Loiza, a site specific installation with functional sculptures by Chicago-based artist Carlos Rolón/Dzine, in the Belt—the formerly disused alleyway that Library Street Collective has transformed into a dynamic public exhibition space. Loiza is inspired by the culture of Barrio Loiza in Puerto Rico, where roadside kioskos (kiosks) sell food and offer friends and acquaintances a site to gather, chat, and build community.
Rolón is an internationally-recognized artist whose artistic practice is informed by a post-colonial vantage point, his sense of and relationship with the Afro-Caribbean diaspora, and a distinctive autobiography. Loiza includes several components that are markers of comfort and domesticity, including handmade ceramic tile tables, a Jibaro garden made of cinderblock and artificial flowers, and hanging hand-crafted shell macramés that complement a site-specific wall installation. A palm tree, petrified and wrapped in lights, serves to further immerse visitors in an experience of a particular memory of the Caribbean.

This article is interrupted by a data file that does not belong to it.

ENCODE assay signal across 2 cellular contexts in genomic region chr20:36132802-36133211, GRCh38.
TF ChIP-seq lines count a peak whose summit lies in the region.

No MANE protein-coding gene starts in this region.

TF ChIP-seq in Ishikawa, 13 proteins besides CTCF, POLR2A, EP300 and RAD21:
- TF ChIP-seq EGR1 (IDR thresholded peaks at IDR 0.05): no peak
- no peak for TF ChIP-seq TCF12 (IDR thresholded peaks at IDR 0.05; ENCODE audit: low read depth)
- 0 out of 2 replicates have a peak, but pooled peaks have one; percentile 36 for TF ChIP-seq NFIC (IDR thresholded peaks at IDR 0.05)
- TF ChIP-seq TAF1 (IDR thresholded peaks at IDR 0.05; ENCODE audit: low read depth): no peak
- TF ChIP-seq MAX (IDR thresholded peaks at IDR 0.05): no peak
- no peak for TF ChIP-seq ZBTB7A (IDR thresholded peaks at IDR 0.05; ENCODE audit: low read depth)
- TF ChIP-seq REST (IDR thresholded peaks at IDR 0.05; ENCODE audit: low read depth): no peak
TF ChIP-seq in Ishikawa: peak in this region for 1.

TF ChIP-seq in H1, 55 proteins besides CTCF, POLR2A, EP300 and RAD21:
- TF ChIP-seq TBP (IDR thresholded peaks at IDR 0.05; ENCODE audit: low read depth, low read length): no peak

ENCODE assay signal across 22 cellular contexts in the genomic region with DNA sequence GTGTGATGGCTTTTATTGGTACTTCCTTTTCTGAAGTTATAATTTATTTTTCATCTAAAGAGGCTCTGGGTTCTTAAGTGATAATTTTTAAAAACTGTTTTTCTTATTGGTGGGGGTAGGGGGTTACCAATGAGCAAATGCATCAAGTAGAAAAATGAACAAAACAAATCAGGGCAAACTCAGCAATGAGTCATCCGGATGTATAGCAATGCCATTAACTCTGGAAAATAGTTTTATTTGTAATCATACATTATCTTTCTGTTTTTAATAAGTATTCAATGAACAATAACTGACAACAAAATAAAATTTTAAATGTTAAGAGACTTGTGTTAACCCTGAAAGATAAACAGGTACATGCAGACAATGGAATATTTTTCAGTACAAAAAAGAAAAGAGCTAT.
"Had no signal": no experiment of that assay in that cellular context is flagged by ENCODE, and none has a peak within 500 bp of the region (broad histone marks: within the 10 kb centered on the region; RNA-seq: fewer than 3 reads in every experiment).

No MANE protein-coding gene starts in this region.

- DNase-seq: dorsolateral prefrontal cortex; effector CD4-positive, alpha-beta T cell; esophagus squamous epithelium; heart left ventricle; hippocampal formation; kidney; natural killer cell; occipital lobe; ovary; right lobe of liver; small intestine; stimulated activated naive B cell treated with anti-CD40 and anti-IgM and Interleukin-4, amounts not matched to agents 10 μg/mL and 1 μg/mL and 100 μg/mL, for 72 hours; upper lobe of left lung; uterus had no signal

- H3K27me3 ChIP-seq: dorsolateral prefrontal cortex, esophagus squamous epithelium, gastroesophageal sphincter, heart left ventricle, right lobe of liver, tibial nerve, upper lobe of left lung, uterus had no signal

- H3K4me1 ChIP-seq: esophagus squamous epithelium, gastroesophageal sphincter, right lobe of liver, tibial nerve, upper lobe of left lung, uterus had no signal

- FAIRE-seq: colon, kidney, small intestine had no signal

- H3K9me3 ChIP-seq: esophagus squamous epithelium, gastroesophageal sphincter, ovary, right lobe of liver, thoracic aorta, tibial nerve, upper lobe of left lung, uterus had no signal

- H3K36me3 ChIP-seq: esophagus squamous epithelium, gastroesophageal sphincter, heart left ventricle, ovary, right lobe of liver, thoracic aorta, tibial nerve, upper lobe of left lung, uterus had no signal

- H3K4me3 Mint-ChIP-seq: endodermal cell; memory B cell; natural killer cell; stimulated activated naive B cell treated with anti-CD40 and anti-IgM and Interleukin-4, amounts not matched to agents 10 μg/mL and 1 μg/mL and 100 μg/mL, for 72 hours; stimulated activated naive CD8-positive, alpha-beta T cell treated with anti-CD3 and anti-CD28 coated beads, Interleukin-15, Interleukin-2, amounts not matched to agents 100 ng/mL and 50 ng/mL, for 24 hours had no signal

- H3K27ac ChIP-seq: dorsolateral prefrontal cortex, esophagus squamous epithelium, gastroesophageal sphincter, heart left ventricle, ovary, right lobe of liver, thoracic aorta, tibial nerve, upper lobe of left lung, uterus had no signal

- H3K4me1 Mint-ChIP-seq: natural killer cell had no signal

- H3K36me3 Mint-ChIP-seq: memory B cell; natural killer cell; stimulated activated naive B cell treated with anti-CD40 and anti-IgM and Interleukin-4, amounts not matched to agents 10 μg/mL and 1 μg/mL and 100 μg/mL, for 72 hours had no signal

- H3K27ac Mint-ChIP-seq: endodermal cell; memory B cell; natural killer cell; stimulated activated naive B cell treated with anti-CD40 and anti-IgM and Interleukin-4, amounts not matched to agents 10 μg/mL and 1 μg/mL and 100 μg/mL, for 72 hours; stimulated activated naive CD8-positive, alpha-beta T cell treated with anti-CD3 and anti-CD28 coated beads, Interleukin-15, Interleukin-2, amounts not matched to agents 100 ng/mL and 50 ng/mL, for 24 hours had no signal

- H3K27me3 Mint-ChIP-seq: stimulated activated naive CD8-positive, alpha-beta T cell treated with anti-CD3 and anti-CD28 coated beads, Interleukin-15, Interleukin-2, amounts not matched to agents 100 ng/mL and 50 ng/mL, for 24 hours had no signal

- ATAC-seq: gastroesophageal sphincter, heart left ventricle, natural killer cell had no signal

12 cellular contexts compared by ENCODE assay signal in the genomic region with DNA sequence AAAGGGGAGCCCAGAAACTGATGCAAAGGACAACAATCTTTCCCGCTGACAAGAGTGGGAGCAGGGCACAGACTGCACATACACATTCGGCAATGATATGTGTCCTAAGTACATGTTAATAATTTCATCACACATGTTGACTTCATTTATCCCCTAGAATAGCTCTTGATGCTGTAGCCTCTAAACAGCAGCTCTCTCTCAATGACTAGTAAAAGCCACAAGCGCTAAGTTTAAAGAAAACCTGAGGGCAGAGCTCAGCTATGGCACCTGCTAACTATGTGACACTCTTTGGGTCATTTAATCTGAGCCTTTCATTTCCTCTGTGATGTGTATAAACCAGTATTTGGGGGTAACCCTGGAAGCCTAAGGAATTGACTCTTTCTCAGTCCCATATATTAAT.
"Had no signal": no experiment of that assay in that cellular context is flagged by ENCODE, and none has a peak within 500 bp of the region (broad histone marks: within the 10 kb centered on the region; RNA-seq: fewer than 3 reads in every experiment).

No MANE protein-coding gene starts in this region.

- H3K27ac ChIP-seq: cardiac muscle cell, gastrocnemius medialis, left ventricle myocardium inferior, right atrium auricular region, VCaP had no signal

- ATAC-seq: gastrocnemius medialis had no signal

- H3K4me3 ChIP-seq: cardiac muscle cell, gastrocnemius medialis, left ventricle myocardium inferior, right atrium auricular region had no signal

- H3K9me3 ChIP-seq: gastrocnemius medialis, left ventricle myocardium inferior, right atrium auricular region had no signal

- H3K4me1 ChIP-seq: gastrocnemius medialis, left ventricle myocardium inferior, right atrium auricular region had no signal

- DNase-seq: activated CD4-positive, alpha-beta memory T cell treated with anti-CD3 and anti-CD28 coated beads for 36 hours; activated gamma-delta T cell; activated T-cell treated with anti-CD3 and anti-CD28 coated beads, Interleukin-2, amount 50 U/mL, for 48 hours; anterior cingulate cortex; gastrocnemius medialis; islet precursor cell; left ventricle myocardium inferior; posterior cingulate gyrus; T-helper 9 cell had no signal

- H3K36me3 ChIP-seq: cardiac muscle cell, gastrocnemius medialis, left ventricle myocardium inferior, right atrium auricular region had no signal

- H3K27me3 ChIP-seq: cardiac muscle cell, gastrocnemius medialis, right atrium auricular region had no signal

“When visitors walk through the passageway of Loiza, the hope is when you enter the environment, you're immediately transported to another place and time. You forget for a moment about the world around you and become immersed in the present moment. More importantly, as an artist who incorporates a social practice component within my studio practice, it’s important for me to recreate ideas of memory that have personally created a sense of community and diaspora that exists independently of our smart phones, and create conversation,” Rolón states.